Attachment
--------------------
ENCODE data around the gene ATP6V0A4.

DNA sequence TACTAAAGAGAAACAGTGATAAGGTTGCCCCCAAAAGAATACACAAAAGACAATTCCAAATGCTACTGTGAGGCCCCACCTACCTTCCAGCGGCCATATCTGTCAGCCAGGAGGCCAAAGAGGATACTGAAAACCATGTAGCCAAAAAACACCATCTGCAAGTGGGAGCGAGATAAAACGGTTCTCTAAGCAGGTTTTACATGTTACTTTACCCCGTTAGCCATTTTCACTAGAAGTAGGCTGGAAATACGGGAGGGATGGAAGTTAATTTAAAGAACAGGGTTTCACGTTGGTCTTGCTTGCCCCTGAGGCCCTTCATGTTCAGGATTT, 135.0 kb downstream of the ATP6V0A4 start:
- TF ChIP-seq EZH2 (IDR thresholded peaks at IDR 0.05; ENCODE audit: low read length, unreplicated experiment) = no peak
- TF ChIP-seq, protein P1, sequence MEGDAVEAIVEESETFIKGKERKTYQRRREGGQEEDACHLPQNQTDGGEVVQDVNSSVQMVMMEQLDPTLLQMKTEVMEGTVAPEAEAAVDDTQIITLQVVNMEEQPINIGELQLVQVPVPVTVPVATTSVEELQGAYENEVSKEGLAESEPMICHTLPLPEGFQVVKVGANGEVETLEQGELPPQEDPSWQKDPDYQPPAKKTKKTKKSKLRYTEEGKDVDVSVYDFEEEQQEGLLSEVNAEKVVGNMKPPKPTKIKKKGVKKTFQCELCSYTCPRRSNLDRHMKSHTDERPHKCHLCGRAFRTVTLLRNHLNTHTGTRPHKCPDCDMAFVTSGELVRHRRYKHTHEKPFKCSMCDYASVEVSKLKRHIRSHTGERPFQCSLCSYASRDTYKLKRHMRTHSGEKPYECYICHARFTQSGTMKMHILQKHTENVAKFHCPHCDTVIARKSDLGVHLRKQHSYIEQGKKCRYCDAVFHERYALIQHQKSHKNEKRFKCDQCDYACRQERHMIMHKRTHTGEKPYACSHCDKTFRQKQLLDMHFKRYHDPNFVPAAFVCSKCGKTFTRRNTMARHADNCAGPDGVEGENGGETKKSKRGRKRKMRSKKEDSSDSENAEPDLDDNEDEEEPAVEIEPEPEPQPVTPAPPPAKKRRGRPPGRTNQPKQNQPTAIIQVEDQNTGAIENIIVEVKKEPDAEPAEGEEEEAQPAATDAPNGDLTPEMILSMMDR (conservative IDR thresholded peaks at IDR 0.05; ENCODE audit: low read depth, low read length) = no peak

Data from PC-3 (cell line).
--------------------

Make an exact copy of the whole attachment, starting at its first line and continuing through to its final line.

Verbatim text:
ENCODE data around the gene ATP6V0A4.

DNA sequence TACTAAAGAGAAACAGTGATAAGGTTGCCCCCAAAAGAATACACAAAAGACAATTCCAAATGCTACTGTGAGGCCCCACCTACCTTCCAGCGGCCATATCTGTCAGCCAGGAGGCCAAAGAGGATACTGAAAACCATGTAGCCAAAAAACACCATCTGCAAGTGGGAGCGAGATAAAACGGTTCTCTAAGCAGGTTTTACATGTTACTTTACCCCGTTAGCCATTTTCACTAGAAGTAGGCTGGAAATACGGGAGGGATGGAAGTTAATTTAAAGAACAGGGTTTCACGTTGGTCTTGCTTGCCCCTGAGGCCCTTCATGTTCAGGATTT, 135.0 kb downstream of the ATP6V0A4 start:
- TF ChIP-seq EZH2 (IDR thresholded peaks at IDR 0.05; ENCODE audit: low read length, unreplicated experiment) = no peak
- TF ChIP-seq, protein P1, sequence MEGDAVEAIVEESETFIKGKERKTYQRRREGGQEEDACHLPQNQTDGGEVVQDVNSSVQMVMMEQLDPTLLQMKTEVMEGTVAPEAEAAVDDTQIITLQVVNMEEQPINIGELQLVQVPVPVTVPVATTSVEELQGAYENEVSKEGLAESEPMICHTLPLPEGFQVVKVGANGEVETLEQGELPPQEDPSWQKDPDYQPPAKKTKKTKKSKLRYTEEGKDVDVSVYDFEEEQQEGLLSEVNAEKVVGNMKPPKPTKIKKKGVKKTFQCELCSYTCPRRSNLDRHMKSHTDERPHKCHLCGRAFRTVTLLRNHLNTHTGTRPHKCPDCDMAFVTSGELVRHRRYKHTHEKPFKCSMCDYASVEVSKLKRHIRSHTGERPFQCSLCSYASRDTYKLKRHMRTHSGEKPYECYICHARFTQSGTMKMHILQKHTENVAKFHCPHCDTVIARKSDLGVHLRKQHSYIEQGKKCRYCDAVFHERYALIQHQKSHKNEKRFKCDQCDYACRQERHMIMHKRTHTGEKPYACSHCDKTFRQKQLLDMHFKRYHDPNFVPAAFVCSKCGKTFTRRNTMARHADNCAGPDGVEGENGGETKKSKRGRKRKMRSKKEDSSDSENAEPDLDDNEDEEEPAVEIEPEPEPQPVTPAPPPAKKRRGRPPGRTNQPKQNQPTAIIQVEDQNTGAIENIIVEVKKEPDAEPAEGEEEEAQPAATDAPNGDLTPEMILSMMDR (conservative IDR thresholded peaks at IDR 0.05; ENCODE audit: low read depth, low read length) = no peak

Data from PC-3 (cell line).